Why Rural Students Find It Hard to Get a White-Collar Job

I was travelling to work last Monday with a friend. Both my friend and I have migrated to the city from our respective villages, first for higher education, and now jobs. I work in the city for five days, spend two days of the weekend in the village and then travel back to the city on Monday. But I am one of the luckiest among my peers to have a stable, fair-paying job where I have to work only for five, and not six, days. And this, the job situation and how our peers are faring in it, was the topic of discussion on our two-hours’ bus journey that day.

Many students migrate to the cities from Wada, Vikramgad and Palghar talukas every year for professional courses, especially engineering and medicine. But they find it hard to get a well-paying job after graduation. The reasons are multiple. To begin with, they cannot compete with city students for seats in eminent colleges, so they are forced to take admission in sub-standard institutions, which lack laboratories, good teachers and any extracurricular activity on campus. Therefore, even though they manage to scrape through the course and graduate, the actual learning is little. And it is too late when they realise that a degree certificate is not a passport for a job.

The lack of fluency in English, as well as communication skills in general, acts as another major hurdle towards that coveted white-collar job. But it will be quite ignorant and insensitive to blame the students here. It is not their fault, really. Corporate sector is the fiefdom (and I don’t use this term pejoratively here) of upper class/upper caste urbanites. If a village boy/girl aspires to get entry here, they have to play by the rules that are set by these upper class/upper caste urbanites. The knowledge that these corporations are run on is theirs, the language is theirs, the workplace culture is theirs; even the food is theirs!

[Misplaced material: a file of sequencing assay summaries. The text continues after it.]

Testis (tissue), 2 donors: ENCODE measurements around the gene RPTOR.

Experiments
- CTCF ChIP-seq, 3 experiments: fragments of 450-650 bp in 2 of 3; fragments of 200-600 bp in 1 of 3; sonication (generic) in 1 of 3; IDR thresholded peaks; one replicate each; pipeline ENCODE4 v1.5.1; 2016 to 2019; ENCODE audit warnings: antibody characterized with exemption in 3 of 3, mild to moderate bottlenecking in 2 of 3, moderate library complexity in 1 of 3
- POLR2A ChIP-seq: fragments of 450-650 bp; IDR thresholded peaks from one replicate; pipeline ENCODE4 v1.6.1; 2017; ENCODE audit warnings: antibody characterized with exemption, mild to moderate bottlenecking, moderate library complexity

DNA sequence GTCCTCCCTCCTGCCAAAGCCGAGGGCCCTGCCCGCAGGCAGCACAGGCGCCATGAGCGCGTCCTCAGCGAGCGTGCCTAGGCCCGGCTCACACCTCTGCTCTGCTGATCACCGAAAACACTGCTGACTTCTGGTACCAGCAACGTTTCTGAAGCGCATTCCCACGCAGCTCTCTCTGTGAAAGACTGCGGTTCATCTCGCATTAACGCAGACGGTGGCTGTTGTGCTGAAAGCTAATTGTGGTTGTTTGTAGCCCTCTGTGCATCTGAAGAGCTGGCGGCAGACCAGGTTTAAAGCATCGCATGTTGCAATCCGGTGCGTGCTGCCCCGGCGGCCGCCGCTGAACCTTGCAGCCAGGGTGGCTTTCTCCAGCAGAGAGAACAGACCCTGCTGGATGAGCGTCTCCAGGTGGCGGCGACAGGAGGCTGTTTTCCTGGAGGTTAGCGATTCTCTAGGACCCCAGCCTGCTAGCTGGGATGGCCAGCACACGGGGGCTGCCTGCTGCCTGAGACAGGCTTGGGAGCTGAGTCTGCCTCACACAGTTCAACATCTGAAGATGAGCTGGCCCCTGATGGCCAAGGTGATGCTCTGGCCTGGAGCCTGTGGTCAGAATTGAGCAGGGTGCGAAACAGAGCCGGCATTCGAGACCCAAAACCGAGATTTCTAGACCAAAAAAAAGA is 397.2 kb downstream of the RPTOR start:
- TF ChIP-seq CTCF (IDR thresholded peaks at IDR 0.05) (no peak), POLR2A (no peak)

Students cannot stay back in their villages either. There are no well-paying jobs. Agriculture is not profitable (it never was). And the contact with cities and the incessant consumption of ads through television has made them “aspirational”. So village is no more good enough for them, and cities are not very welcoming either. No wonder most of them feel frustrated and depressed in general.

6 thoughts on “Why Rural Students Find It Hard to Get a White-Collar Job

    • Start early. Start when you are in school itself. Read as much as possible, at least read a newspaper daily. Take part in extra-curriculars as much as possible. Gaining fluency over English takes years. Keep this fact in mind and do not depend on your school/college for the same; take efforts at individual level. Also, remember that passing exams/getting good marks/getting a degree doesn’t automatically result in a job. Hence, focus on actual learning and not exams.

  1. I too was expecting to read a lot more about this from you! Perhaps another bus trip will yield another blog post.

    But that aside, I think there are some generalizations that you are making here. First, it is not that rural students cannot compete with their urban counterparts for entry into these colleges — many of them have (such as yourself) and they will continue to do so given that the salience of school quality is diminishing in rural India (and this is a conjecture, but I will say so because of the advent of new learning technology that is accessible even to them). Next, the corporate sector takes the fall for not being rural-friendly — while this is not always the case, I would emphasize that yes, everyone needs to be homogenized if you have those type of white-collar aspirations. The solution then is to be a job creator rather than a job seeker, perhaps (easier said than done, but still worth contemplating, since we are assuming that rural students are not necessarily less talented compared to urbanites).

    • Very few students manage to get admission in good colleges; there will always be exceptions but they shouldn’t distract us from the larger point. Also, technology can NEVER EVER be the solution. We always need to focus on sociocultural factors if we are trying to find solutions to a problem. But I agree with your point about homogenization, though not everybody will be comfortable with that prospect, in theory at least. And I also agree with your last point. That actually should be the ideal way out this imbroglio.

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